Seth Weissman makes the case:
The problem is that the desire for ground floor retail comes at a time when we already have too much retail, much of it sitting empty. If all of the ground floor retail that planners are wanting cannot be filled and developments end up with revolving door tenants and boarded up store fronts, the ground floor retail can financially undermine the mixed use projects we are trying to encourage.
So can streets be active, interesting places without ground floor retail?
Of course, people walk on streets where they feel safe and where there are interesting things to see or do. Residential uses with interesting architecture, multiple doors opening up to the street, street gardens, stoops and front porches make streets desirable places to walk (think of the Savannah historic district).
Most cities would be better off encouraging uses that are actually needed by the residents of these new urban areas including food stores, dry cleaners, hair salons and even some of the big box uses that planners are taught to dread.
When such retail uses are combined with street level residential and office uses, what you get may not be as glitzy as the fantasized urban areas, but will likely create urban areas that are more sustainable over the long term.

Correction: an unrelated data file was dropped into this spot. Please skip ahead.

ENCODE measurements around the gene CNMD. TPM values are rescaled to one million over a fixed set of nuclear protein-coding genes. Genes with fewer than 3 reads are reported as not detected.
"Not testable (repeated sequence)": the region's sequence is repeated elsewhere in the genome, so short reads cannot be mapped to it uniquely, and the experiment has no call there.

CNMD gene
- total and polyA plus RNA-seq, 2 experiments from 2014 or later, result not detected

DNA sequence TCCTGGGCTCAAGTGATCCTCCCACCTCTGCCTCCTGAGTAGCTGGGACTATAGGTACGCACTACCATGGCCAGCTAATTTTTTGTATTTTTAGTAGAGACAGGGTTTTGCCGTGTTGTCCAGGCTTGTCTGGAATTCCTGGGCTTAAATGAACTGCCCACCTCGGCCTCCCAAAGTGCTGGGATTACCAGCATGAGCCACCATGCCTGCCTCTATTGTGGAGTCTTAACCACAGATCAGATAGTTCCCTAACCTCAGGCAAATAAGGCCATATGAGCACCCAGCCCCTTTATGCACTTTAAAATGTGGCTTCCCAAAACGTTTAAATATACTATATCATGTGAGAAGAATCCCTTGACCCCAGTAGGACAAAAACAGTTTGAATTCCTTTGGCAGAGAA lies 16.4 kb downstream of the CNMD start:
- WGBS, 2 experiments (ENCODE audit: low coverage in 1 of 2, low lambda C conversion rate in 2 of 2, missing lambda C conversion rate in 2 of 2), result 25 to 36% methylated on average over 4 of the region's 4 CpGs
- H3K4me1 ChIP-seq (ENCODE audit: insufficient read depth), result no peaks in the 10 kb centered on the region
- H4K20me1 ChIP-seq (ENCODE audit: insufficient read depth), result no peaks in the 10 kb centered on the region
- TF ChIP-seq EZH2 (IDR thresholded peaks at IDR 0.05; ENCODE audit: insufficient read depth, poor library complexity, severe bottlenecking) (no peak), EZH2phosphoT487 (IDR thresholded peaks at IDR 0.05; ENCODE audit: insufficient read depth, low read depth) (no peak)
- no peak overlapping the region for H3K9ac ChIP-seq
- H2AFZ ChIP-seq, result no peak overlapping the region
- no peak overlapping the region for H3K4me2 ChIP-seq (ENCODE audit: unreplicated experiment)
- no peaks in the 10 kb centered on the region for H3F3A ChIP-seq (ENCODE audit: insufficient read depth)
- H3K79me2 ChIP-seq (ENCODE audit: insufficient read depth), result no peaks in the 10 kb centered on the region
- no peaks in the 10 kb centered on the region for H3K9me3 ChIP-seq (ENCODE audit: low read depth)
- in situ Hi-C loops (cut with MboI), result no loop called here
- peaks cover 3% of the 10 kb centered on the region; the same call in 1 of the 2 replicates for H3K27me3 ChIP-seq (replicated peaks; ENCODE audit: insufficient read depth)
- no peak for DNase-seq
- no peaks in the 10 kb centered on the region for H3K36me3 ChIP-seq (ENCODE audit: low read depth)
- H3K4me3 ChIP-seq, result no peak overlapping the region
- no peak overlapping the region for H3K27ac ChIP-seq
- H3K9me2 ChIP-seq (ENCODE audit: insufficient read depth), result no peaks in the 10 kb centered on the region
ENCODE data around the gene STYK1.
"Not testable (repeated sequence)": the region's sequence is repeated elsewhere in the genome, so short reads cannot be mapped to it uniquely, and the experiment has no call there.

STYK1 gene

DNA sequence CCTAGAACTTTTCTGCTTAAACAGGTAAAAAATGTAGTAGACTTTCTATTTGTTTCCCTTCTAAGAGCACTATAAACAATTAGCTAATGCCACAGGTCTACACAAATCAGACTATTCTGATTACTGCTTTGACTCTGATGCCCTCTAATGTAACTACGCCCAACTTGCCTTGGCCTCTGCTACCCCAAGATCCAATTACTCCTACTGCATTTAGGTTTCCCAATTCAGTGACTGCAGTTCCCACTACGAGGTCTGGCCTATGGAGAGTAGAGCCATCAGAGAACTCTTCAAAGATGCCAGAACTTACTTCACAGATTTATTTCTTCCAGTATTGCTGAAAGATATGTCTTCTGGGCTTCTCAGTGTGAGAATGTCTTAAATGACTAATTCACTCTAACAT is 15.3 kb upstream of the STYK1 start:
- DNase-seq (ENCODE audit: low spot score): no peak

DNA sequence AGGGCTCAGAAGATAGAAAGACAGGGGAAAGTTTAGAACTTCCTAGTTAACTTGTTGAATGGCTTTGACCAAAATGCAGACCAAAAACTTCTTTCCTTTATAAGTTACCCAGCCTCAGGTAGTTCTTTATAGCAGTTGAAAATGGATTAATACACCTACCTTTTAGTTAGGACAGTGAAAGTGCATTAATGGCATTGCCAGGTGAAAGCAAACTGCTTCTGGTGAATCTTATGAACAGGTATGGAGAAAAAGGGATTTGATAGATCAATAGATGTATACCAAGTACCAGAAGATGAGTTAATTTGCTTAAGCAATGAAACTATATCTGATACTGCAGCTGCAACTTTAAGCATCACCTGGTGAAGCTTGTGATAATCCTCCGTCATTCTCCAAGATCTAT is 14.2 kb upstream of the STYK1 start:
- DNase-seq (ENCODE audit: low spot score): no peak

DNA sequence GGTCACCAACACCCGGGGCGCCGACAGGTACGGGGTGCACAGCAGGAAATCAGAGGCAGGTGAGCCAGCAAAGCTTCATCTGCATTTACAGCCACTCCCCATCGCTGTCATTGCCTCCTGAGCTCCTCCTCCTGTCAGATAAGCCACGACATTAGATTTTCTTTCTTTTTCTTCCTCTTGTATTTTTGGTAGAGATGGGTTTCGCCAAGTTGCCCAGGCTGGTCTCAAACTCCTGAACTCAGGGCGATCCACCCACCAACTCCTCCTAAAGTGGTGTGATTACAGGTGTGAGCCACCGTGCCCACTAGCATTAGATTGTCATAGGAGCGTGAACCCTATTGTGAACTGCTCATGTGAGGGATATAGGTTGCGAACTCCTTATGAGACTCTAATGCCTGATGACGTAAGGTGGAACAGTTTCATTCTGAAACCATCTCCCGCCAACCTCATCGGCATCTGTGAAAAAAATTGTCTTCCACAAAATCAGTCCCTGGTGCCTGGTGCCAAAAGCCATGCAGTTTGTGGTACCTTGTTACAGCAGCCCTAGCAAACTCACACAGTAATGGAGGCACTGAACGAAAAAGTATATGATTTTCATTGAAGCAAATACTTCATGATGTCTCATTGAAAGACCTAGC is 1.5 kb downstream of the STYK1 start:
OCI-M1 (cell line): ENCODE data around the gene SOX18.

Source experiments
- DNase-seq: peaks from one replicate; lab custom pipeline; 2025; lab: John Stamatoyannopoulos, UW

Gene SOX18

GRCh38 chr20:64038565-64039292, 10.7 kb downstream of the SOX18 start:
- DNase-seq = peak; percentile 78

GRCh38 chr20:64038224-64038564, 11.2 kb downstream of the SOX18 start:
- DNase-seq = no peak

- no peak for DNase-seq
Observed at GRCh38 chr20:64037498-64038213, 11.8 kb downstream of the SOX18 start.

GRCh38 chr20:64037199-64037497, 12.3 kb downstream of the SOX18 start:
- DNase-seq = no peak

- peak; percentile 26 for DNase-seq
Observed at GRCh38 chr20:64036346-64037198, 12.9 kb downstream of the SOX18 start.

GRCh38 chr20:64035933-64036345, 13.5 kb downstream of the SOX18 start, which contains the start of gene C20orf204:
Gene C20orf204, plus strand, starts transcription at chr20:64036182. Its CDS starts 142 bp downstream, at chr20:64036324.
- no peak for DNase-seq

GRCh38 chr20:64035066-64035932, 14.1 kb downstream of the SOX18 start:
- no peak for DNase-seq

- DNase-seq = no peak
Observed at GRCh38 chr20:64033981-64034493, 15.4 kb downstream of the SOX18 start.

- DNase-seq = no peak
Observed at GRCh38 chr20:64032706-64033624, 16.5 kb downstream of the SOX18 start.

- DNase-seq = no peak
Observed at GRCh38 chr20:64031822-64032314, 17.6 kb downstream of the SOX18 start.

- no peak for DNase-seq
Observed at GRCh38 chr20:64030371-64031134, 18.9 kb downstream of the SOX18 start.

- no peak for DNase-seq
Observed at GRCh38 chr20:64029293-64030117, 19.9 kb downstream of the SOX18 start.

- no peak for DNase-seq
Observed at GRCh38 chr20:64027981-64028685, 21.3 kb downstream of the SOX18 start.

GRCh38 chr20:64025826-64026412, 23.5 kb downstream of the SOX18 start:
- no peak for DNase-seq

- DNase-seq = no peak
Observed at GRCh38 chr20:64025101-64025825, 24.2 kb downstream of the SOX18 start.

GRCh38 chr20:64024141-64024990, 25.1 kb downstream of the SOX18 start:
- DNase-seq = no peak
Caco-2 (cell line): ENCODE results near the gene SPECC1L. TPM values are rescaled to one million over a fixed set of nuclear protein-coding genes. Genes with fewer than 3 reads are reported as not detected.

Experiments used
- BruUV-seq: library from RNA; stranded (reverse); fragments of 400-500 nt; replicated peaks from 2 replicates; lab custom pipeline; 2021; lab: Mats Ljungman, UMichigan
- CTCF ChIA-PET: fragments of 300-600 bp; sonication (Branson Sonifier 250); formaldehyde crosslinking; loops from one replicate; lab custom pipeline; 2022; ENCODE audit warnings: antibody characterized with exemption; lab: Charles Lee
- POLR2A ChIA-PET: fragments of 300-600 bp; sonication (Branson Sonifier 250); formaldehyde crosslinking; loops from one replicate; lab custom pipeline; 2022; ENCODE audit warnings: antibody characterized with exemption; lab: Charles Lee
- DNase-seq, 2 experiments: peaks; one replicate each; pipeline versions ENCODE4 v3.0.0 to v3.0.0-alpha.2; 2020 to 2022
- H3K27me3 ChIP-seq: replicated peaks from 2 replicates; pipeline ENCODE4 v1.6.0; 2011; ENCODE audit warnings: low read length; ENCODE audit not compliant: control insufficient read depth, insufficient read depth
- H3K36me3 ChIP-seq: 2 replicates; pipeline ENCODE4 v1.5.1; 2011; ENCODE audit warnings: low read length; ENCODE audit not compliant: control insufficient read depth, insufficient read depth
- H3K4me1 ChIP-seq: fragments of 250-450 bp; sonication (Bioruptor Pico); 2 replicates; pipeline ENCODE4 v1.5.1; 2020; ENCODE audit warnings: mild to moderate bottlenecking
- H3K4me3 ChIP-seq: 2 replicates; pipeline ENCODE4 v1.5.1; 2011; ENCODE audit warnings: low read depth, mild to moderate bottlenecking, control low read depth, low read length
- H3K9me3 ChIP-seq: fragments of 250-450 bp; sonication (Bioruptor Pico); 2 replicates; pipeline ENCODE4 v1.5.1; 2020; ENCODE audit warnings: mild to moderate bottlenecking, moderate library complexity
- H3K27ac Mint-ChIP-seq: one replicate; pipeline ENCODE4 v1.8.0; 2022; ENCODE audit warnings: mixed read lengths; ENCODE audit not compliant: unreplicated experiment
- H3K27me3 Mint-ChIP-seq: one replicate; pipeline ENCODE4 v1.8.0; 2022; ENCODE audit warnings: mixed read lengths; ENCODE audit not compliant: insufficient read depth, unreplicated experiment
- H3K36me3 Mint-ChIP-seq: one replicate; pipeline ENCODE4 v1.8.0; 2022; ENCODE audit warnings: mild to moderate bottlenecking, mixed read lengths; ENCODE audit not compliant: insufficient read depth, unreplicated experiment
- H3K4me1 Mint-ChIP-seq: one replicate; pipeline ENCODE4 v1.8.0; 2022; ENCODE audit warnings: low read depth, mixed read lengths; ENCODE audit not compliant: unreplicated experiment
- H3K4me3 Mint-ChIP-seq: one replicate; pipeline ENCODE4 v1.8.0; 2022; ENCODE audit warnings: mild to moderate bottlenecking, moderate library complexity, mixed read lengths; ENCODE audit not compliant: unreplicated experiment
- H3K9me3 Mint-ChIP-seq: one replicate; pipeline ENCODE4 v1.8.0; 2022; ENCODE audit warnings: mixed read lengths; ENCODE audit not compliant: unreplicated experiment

This reads like one of those pieces that comes from a personal experience and some frustration associated with it, but I do think there's a lot in here that Mr. Weissman is correct about. In the enthusiasm for walkable, mixed-use neighborhoods, some planners by extension believe that should mean ground-floor retail is needed on every project on every block. And, that's certainly not reality. Coffee shops won't work everywhere, nor will viable storefront retail. Residential and other uses (I prefer to think in terms of building types, not uses) can all be attractive and pedestrian-friendly. The hat tip to Savannah is noted, and very true. A great deal of Savannah's landmark historic district is residential-only, and no one would argue that it's beautiful to explore on foot. (In fact, I have a book about this coming out soon)
But I do want to throw one important condition into the discussion. Often this argument is presented by developers who a) don't really want to do mixed-use, walkable places but are forced to or b) have a user in mind to lease a space that doesn't care about walkability. As more and more places require active streets and better design, more conflicts are happening with builders and developers who've been doing it the "old" way for many years. In those cases, it's important for planners and designers to hold firm and demand something better than "good enough."
While there's no doubt that a successful, walkable city can contain everything from auto service to big-box stores to salons and much more to complement other retailing, it's also true that lowering standards of design is sure to kill any momentum. We're in a transitional time of re-learning how to make cities that people love, and ferreting out the good from the bad and the ugly is going to cause quite a bit of heartburn in the years ahead.